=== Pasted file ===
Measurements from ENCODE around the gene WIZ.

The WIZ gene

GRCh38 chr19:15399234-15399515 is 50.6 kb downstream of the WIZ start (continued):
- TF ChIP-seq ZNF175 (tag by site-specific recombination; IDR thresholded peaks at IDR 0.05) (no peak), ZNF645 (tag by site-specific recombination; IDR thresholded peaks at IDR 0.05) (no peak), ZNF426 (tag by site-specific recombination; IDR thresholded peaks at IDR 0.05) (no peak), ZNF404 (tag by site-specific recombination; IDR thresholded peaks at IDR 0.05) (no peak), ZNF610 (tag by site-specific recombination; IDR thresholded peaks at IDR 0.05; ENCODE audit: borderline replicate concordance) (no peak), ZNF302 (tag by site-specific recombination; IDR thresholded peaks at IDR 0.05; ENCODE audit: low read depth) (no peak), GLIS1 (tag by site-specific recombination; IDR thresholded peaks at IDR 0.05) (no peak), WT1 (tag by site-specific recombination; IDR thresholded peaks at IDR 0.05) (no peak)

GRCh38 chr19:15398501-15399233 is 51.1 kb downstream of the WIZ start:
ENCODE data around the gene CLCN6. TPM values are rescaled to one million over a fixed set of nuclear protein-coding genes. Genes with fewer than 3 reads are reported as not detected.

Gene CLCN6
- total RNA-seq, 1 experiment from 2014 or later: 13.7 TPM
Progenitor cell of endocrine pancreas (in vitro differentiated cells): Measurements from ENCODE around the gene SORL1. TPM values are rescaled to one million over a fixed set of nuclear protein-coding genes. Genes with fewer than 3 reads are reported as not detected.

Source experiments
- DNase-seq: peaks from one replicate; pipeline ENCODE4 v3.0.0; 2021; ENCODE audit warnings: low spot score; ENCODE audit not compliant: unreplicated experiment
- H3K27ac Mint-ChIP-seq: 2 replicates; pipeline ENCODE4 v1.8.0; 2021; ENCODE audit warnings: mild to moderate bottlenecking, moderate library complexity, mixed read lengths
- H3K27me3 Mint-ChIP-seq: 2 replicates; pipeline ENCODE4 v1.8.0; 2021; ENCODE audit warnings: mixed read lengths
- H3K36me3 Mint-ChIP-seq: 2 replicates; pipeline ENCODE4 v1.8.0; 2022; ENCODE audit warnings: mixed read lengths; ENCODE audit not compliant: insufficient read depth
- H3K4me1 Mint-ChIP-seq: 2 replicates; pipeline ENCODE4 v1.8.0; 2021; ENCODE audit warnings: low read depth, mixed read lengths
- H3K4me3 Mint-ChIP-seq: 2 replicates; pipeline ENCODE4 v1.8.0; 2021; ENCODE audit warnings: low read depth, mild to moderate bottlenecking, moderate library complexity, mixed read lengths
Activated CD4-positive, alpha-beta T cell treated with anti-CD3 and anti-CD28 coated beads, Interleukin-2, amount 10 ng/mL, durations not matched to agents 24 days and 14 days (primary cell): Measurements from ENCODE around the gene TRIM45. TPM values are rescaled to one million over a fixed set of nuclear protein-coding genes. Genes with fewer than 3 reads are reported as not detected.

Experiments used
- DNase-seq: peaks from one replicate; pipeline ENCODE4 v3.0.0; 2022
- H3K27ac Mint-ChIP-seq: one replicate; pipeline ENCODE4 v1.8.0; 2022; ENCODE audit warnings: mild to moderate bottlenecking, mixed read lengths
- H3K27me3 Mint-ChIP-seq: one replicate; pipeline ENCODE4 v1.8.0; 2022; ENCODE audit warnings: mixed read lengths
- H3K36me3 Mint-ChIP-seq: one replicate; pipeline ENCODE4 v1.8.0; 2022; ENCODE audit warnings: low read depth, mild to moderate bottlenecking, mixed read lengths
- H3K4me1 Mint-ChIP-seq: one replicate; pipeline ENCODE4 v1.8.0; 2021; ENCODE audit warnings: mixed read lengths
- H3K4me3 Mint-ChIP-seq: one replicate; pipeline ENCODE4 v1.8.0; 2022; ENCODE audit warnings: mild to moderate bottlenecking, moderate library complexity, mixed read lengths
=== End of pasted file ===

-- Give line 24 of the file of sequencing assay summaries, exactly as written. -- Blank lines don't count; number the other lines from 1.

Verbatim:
- H3K4me3 Mint-ChIP-seq: one replicate; pipeline ENCODE4 v1.8.0; 2022; ENCODE audit warnings: mild to moderate bottlenecking, moderate library complexity, mixed read lengths